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In this work, we (1) train the distributed representation of words using combinations of both general text data and music-specific data and (2) evaluate the system in terms of how they associate listening contexts with musical compositions.


MusicMusic listeners typically rely on a combination of listening contexts to find music including elements of mood, theme, time of day, location and activity. This scenario can be handled by defining a dictionary of contextual terms and directly associating them with music as a class label. However, such a music tagging approach (i.e., multi-label classification) is severely limited in considering contextual expression complexities that listeners can use from a natural language perspective. For example, a listener may use `club' to search for electronic dance music, and unless a model is trained with this specific word, it is not possible to consider the word as a query string. This issue has been addressed by representing tag words with embedding vectors and associating them with music in several different settings such as zero-shot learning \cite{choi2019zero}, query-by-blending and multi-task music representation learning. The aforementioned approaches were based on system training utilizing word embedding with either general text (e.g., Wikipedia or Gigaword) or music-specific corpus (e.g., tags, lyrics, artist IDs, track IDs). What is noteworthy here is that the general text training approach is limited in reflecting "musical" dimensions, whereas music-specific corpus limits incorporation of listening contexts which are not directly related to music while simultaneously suffering from small vocabulary size.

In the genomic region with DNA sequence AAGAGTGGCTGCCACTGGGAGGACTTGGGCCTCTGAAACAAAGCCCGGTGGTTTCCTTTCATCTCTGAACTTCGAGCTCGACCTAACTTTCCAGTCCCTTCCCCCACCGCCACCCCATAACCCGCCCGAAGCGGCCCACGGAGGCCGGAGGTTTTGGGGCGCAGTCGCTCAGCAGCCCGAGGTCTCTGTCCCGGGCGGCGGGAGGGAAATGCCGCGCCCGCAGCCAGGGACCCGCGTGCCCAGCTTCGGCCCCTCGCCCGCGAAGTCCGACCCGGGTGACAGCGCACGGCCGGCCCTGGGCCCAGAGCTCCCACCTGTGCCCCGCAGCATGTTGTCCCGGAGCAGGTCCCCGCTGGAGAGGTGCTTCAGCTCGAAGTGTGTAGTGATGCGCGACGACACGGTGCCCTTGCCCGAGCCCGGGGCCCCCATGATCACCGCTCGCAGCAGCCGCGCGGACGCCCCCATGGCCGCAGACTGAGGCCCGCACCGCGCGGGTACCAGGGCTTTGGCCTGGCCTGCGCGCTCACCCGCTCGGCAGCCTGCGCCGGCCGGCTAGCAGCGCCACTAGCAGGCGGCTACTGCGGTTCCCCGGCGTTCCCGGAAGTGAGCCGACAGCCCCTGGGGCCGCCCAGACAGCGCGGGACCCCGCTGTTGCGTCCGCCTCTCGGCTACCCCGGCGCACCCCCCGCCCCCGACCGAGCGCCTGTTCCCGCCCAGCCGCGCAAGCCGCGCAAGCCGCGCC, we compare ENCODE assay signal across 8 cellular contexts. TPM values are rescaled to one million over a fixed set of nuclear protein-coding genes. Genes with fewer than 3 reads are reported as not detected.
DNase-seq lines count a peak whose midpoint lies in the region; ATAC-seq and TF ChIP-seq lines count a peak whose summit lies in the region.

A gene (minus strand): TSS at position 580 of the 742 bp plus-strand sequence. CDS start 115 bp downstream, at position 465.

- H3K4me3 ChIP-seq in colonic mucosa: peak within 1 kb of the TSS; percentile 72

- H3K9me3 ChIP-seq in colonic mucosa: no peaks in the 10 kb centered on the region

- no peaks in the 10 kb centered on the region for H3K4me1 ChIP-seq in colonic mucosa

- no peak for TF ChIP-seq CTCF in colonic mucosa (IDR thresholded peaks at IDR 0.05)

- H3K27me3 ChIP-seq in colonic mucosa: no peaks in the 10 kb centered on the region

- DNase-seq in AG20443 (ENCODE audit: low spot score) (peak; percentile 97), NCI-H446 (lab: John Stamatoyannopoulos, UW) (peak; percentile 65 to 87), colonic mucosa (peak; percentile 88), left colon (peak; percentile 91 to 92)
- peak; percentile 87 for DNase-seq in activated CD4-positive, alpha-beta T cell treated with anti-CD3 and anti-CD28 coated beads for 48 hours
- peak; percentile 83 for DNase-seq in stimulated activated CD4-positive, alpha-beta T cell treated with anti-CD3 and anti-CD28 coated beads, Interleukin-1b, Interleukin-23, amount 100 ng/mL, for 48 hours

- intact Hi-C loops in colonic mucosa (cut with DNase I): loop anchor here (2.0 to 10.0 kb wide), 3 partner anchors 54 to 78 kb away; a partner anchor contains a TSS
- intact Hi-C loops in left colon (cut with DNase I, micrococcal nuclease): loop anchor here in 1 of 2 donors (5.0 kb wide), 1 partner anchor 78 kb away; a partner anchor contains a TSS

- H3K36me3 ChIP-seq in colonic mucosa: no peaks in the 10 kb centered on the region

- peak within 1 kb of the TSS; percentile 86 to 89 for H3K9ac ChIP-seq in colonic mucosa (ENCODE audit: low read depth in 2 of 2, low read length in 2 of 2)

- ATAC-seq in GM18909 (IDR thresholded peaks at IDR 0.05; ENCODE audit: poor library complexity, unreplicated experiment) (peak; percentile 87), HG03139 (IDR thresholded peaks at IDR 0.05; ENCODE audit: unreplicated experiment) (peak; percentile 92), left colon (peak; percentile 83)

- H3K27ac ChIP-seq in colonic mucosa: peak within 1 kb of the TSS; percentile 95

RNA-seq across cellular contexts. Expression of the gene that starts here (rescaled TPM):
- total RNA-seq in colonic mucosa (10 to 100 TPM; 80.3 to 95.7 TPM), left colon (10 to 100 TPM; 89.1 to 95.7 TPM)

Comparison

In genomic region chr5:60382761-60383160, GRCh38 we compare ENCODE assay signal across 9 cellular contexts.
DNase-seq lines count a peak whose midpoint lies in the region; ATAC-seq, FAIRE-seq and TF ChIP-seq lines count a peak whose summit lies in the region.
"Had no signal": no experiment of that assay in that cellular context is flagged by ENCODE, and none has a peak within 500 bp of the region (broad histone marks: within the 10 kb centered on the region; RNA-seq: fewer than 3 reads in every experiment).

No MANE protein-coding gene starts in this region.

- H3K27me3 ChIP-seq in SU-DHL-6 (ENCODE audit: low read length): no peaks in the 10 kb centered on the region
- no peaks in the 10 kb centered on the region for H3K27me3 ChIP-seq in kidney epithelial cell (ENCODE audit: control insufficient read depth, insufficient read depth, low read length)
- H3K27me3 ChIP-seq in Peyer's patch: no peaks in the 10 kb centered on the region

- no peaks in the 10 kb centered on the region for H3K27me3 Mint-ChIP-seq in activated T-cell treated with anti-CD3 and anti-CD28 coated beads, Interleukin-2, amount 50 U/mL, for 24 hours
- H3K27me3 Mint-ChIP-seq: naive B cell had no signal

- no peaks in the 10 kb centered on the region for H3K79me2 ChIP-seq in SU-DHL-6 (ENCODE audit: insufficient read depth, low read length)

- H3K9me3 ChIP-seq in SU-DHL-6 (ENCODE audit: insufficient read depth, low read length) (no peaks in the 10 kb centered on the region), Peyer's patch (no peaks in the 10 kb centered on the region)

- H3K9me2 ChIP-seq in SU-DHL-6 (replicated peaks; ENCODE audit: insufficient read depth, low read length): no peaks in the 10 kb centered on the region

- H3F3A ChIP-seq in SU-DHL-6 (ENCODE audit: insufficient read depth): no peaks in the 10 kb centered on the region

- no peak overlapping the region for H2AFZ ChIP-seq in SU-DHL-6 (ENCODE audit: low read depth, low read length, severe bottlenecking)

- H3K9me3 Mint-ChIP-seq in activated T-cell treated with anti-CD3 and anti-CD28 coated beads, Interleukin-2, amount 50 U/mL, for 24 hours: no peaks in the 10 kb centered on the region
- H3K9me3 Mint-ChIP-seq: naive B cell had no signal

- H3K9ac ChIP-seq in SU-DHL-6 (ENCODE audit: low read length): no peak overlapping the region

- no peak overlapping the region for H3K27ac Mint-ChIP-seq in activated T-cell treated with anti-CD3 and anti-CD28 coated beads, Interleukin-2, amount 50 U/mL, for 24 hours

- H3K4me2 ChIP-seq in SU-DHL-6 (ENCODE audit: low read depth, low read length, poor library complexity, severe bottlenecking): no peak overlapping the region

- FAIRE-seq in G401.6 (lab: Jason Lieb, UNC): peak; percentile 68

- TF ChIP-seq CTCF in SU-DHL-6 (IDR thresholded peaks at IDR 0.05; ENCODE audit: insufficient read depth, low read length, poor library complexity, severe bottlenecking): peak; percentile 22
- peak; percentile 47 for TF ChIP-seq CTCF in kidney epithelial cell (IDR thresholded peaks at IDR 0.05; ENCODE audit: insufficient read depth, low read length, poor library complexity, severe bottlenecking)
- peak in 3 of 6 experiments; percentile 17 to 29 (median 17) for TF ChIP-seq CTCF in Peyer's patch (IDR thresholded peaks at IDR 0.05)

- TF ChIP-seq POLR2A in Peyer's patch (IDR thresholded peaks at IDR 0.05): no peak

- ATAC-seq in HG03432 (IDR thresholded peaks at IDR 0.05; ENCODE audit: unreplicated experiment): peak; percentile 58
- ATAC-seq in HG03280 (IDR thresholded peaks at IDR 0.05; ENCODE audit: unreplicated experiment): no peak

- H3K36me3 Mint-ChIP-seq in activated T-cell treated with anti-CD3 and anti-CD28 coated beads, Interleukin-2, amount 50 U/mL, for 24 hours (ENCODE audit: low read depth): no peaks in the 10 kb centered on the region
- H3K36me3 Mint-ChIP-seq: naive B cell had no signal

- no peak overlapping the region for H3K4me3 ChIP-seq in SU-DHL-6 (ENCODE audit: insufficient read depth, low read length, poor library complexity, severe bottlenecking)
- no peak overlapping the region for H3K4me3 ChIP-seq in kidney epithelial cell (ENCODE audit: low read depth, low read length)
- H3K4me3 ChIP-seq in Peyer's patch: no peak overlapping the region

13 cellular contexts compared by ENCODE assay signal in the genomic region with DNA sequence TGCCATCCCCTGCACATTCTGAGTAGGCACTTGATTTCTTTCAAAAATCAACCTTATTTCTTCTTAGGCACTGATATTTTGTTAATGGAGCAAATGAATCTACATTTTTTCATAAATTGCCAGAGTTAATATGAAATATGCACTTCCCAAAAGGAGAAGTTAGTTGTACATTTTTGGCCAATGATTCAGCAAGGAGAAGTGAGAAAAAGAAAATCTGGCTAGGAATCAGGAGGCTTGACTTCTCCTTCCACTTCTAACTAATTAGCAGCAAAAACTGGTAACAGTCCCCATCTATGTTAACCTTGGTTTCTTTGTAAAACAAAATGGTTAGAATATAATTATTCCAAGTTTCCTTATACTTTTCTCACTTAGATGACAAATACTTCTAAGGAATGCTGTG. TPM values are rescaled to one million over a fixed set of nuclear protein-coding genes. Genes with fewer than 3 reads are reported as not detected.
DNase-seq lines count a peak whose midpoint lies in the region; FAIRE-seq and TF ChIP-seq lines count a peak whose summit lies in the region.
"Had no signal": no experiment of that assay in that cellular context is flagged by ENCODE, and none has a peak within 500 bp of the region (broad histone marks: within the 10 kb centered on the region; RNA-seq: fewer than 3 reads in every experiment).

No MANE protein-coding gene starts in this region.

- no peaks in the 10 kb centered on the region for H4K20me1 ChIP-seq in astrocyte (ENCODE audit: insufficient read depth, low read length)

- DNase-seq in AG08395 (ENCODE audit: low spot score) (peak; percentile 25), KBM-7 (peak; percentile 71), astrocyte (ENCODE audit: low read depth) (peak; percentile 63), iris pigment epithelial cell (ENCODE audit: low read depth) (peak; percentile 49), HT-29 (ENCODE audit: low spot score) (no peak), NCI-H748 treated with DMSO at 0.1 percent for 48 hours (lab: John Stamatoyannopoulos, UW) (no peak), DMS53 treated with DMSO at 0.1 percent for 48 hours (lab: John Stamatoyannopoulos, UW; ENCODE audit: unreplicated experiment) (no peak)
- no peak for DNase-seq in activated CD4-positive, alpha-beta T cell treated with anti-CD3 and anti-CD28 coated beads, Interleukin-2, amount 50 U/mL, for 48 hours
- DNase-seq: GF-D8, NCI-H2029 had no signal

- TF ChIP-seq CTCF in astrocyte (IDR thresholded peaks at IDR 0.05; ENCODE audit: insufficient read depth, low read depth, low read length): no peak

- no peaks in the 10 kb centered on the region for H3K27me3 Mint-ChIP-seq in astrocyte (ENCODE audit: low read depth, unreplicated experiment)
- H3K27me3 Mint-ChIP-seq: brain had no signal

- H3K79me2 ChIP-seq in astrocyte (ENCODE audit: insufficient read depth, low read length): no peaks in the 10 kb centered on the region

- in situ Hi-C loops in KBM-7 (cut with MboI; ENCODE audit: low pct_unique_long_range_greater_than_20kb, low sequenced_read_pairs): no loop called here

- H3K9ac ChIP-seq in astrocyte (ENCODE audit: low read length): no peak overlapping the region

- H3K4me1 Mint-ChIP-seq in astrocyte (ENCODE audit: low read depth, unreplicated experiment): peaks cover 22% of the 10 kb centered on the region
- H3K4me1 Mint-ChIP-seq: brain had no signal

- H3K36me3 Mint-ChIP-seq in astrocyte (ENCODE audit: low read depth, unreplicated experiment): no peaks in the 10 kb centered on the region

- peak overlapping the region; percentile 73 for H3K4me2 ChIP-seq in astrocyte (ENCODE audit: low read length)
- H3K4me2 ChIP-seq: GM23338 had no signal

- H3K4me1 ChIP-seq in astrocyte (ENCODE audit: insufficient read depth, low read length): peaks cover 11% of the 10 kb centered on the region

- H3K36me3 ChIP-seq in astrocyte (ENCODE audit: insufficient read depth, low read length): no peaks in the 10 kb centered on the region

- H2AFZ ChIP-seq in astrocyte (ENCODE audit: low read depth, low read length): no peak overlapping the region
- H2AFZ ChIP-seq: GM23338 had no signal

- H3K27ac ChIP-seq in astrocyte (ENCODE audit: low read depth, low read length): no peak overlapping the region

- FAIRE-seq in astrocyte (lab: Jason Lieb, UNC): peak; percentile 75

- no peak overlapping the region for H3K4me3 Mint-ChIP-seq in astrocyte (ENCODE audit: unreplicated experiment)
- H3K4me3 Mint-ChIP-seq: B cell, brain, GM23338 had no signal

Model Architecture Ver 5 small artboard 2

Figure.1 Train W2V and T-sne Visualization


The t-SNE plot in Figure 1 provides a more intuitive example on the result. We used two music genre terms 'electronic' and 'house' and three listening context terms 'club', 'club_dance', and 'partying'. In Wikipedia, they spread apart having only 'house' and 'club' close together. In the music corpus, the two genre terms and 'club' and 'club_dance' are tightly clustered while having 'partying' away. In the music corpus with Wikipedia, the context term 'partying' also becomes closer to the two genres and other context terms. This indicates that using both general and music-specific data provides more balanced correlation between music and listening context.

Retrieval Result

Query Similar Song 1 Similar Song 2 Similar Song 3